Now that I've shared my pesto recipe, it seems only fitting that I share a pasta dish that uses it.  This is a quick and easy dish we put together after a long day of classes.

You will need:

1 cup uncooked penne pasta
1 Roma tomato OR 4-5 cherry tomatoes
2 tablespoons of pesto sauce

Cook penne in salted water.  Drain water.

Chop Roma tomatoes into small, bite-sized pieces or cherry tomatoes in half.  In the same pot you cooked the pasta in, place pasta and tomatoes.  Cook over a medium-low heat for a few minutes, stirring occasionally.  Add pesto and stir to coat pasta.  Let simmer for a few minutes.

Serve with a little grated Parmesan cheese and glass of wine.

- The Pink One


We love the local farmers' market.  Even though The Olive and Yellow Ones have been nurturing tomatoes, squash, and herbs all summer, sometimes you need more of one thing than the garden can provide at once.  This weekend one of the deals I spotted at the market was on basil.  This huge bag of basil for only $4.  I decided it was time to make another huge batch of basil pesto and to share the recipe with you.

Pesto is one of those things you have to make partially by site, as the amount of liquid in the basil can vary.  Here is my general recipe.  I also adjust depending on how much basil I have available.

You will need:

1/3 cup pine nuts, toasted (see instructions below)
2 cups fresh basil leaves (pack it down into the measuring cup)
1/2 cup fresh Parmesan cheese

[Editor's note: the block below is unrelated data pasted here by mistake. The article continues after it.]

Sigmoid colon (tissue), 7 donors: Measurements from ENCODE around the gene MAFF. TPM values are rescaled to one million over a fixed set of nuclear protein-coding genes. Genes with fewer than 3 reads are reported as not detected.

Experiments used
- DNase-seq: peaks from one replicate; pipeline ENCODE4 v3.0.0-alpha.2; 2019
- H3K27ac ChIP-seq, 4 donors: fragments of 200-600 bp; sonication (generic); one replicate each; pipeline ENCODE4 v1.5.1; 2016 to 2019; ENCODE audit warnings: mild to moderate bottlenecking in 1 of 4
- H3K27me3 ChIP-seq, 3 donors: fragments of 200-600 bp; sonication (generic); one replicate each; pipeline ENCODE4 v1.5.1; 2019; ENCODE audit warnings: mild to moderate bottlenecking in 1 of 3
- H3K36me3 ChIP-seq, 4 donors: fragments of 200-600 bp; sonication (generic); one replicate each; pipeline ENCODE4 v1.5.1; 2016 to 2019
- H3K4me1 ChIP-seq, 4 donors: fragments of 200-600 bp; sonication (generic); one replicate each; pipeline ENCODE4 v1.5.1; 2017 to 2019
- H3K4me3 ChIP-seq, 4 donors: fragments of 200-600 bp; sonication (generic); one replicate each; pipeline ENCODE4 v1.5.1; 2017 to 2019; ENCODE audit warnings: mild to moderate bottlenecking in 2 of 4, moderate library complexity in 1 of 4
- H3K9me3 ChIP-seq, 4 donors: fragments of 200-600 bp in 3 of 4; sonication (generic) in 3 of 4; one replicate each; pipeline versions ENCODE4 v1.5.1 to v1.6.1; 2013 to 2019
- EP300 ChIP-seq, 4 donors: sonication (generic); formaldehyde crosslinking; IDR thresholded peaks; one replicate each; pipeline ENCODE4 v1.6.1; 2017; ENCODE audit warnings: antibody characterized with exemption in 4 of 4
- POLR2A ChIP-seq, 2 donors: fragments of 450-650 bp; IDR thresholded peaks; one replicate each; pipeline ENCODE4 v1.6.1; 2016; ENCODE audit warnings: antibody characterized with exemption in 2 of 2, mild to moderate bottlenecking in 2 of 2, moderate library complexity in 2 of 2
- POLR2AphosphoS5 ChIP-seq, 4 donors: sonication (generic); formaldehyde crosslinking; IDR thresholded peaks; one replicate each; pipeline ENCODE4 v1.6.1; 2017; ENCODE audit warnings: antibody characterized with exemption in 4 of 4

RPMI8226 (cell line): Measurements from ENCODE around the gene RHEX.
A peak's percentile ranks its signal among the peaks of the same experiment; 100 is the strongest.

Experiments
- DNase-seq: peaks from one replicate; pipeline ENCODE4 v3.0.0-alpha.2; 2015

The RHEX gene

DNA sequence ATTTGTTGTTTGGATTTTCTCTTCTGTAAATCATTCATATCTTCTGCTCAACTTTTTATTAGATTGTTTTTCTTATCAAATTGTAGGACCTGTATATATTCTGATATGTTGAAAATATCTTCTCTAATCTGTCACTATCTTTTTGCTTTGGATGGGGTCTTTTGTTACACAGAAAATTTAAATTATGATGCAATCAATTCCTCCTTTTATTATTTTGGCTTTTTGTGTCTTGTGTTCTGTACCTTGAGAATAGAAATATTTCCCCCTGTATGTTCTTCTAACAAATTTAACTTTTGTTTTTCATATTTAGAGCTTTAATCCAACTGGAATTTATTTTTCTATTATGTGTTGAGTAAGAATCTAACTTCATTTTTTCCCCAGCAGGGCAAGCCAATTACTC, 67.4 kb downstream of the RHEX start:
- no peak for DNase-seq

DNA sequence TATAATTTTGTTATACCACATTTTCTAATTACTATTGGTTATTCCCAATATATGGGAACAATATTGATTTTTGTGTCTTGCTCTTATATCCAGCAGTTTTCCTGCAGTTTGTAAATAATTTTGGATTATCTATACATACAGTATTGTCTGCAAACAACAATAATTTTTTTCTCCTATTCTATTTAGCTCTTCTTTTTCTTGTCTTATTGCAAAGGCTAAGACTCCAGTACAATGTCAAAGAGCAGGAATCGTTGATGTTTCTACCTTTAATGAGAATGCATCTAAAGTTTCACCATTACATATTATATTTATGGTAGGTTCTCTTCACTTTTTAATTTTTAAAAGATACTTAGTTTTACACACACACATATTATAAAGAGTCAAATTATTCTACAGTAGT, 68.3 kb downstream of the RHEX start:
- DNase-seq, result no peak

1/3 cup olive oil
4-5 cloves garlic, chopped
Pinch of salt and pepper 

Start by toasting the pine nuts.  Place a non-stick pan on the stove top and pour pine nuts in.  Toast on a medium-low level. Stir nuts frequently.  Keep a sharp eye and nose on the pine nuts.  Due to their oil content they can go from nicely toasted to burnt to a crisp in no time flat.  As soon as the nuts reach toasty goodness, remove from heat and set aside to cool down.  If you burn them, throw them away and start again.



In a food processor or blender, place basil, pine nuts, Parmesan cheese, garlic, and salt and pepper.  Pour about half of the olive oil in and pulse, making sure all of the basil leaves and pieces of garlic are being processed.  Keep blending and add enough olive oil to make the mixture the consistency of a thick, oily paste.  The amount of oil needed can vary, but I typically try to add the least amount needed.

If you are making a large batch like I did, you will need to add the leaves in batches.  Get all of the other ingredients in with the first batch (minus half of the olive oil) to insure they are properly processed.  Add the remaining basil in small batches, adding oil as needed.

Store in an air-tight container in the fridge.  It will keep well for about 3-4 weeks. You can also freeze the pesto sauce.  There will be some browning of the top layer either way.  This will not affect the taste of the pesto, but place a piece of clingfilm directly on top of the pesto to prevent air from getting to it if you are concerned.  

Enjoy in your favorite pasta dish or try it on some fish or chicken.  Click here for a favorite quick pasta dish.

-  The Pink One